As the immigrant and Euro-American population of the North American east coast region grew, population pressures affected people far inland. People moved west to find new homes as more and more land was used by farmers. The Minnesota area is the ancestral homeland of the Dakota people, which consisted of the Oceti sakowin (seven council fires). By 1700, Ojibwe had come to what is now Minnesota and at times they had come into conflict with each other.
The traditional Dakota yearly cycle of farming, hunting, fishing, and gathering wild rice had been unalterably interrupted by cultural changes. Permanent farms were established by settlers. Forests were removed for timber and farmland in eastern Minnesota. Wild game like bison, elk, whitetail deer, and bear had been hunted so intensively that populations were tiny compared to the populations before Euro-American settlement. Dakota people relied on the sale of valuable furs to American traders to earn cash needed to buy necessities.
To encourage the Dakota to bring in more furs, traders offered merchandise on credit. It is not clear that the concept of credit was readily understood in the Dakota culture, but their dependence on trade goods was real.
Pressure from traders who wanted to be paid and concern from government officials about the ability of the Dakota to earn the money they wanted, led to the 1851 Treaty of Traverse des Sioux. In exchange for money and goods, the Dakota agreed to live on a twenty mile wide reservation centered on a 75-mile stretch of the upper Minnesota River. Annuity payments for the Dakota were late in the summer of 1862.
What is now Redwood Falls was within the reservation area. The war of 1862 was a small segment of the Sioux’s long history of conflict, first with other Indian tribes and then with the white man. Corruption and malfeasance by the Bureau of Indian Affairs combined with the inability of many Dakota to adjust to change in functional ways created great hardships for the Dakota. An August 4, 1862 confrontation between soldiers and braves led to a decision to distribute provisions on credit to avoid violence. At the Lower Agency at Redwood, however, things were handled differently. At an August 15, 1862 meeting attended by Dakota representatives, Indian Agent Thomas Galbraith, and representatives of the traders, the traders resisted pleas to distribute provisions held in agency warehouses to starving Dakota until the annuity payments finally arrived. In 1862, U.S. officials in Minnesota were distracted by the U.S. Civil War and the suffering of the Dakota was severe. Payments to the Dakota were not made and some young men took action to claim what they were owed, killing several people in the process. Thus began the Dakota War of 1862.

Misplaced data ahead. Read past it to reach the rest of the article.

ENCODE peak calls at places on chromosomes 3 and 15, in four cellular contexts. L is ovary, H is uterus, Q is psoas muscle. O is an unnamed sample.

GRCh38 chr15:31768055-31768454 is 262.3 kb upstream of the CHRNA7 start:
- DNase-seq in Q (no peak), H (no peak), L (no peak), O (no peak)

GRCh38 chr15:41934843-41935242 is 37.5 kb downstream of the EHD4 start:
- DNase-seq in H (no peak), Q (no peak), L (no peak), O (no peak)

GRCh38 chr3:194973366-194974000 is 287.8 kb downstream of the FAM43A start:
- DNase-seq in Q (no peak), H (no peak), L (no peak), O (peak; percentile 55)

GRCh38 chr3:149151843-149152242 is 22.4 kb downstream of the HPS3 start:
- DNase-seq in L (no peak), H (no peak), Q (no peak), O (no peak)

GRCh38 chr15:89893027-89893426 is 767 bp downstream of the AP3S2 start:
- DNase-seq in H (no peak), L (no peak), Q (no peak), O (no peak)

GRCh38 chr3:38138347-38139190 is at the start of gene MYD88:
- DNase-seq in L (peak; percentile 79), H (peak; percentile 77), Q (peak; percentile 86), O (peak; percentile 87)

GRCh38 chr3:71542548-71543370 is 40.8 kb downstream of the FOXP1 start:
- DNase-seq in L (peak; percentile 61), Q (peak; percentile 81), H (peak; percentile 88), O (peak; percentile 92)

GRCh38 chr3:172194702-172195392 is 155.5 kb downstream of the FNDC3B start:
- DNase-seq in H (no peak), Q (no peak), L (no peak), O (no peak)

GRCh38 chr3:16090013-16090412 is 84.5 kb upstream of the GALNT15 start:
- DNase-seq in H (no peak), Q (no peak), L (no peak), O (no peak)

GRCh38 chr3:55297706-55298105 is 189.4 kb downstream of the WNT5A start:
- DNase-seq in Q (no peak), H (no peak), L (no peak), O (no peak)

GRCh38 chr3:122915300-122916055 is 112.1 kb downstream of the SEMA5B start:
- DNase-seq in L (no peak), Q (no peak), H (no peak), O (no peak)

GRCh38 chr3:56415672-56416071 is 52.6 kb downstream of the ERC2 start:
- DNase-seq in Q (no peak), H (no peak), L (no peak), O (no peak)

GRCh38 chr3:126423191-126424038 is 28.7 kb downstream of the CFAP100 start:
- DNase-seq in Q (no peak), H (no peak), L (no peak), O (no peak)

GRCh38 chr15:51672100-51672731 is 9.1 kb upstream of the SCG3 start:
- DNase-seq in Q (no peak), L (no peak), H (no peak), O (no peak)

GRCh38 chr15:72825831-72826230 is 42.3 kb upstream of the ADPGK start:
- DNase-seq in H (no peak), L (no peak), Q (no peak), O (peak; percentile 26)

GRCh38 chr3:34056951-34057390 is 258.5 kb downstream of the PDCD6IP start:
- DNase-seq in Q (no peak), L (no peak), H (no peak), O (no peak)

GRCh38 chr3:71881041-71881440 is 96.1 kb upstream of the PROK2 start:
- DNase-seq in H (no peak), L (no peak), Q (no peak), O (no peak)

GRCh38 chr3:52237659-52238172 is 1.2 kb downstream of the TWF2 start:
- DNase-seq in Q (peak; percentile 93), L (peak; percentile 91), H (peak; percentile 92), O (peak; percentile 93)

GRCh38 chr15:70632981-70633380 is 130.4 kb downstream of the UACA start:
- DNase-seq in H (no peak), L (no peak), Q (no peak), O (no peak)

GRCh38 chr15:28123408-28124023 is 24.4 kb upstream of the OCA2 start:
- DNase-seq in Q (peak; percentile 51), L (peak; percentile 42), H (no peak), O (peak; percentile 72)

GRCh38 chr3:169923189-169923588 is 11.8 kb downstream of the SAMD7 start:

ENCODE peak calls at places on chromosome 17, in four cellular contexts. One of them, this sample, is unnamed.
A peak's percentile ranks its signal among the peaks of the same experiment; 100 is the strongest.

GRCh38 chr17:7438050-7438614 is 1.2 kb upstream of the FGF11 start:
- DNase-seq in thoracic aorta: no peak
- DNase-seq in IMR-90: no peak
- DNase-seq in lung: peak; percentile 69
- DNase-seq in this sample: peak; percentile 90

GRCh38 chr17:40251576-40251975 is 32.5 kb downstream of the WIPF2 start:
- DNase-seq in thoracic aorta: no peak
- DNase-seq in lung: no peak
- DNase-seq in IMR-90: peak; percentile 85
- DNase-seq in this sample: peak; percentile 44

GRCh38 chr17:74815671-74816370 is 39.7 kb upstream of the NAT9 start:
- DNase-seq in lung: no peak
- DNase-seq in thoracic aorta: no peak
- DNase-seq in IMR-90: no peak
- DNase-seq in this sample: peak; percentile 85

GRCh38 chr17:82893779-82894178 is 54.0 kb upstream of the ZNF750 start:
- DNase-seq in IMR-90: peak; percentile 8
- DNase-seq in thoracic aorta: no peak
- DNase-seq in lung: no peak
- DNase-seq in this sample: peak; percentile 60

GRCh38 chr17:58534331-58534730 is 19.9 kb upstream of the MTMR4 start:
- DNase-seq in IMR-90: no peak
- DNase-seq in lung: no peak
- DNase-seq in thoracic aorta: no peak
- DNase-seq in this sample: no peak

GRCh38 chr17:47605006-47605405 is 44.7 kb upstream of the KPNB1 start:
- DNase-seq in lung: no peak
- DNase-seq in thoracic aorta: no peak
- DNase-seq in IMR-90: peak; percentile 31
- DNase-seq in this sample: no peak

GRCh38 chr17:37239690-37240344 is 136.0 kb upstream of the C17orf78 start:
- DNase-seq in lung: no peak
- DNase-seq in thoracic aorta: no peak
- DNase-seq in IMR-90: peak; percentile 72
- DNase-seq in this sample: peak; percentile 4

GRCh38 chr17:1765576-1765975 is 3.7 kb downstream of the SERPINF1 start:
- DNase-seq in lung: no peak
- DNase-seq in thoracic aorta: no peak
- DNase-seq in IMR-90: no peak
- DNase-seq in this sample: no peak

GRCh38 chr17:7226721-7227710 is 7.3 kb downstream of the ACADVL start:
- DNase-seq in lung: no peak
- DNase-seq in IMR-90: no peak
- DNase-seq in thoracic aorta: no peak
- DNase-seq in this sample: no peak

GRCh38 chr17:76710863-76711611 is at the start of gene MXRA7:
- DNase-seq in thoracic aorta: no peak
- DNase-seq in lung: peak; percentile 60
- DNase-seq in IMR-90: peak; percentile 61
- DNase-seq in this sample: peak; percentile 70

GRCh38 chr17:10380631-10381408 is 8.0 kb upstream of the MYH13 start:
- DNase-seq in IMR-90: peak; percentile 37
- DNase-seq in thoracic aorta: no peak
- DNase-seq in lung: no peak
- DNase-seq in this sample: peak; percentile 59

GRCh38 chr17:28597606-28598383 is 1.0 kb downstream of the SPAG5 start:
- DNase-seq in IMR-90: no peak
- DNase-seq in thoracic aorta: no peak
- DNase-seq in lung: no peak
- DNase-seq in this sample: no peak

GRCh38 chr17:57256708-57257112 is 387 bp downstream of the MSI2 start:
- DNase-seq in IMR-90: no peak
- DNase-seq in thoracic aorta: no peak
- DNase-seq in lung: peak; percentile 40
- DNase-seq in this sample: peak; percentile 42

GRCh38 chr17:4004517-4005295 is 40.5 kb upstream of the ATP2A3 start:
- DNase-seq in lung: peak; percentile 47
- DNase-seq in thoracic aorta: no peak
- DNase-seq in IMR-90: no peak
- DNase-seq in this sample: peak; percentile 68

As a result of the war, the U.S. government abolished the reservation, hung 38 participants, and attempted to expel the Dakota people from Minnesota. In 1864, Sam McPhail, a colonel who had commanded U.S. troops in the war and was a land speculator, claimed the land where Redwood Falls is now located. He hired men to use lumber from the Dakota reservation to build a fortified house and surrounded it with a sod stockade eight feet tall. McPhail published the Redwood Falls Patriot from 1866 to 1869. He was a probate judge and first Redwood County attorney. In 1872, he donated land for the county courthouse.
One of the people who joined McPhail in 1864 was John St. George Honner. Honner claimed land north of Redwood Falls. The house he built in 1869, stands in North Redwood and is on the National Register of Historic Places. Honner was the first postmaster and a county official. He was a representative and a senator in the state legislature between 1866 and 1874. Honner also operated a granite quarry near North Redwood and supplied the stone for the county courthouse.
The cities of North Redwood and Redwood Falls merged in 1996 and now coexist as the single entity Redwood Falls.
Redwood Falls is home to the Minnesota Inventors Congress. Started in the 1958 to encourage innovation and entrepreneurship and attract industry to town, MIC holds a juried exhibition each year. It also sponsors a contest for student inventors.
The city of Redwood Falls took over Alexander Ramsey Park in 1958 from the state of Minnesota. Ramsey had been one of the least used and least developed state parks but is now the largest municipal park in Minnesota.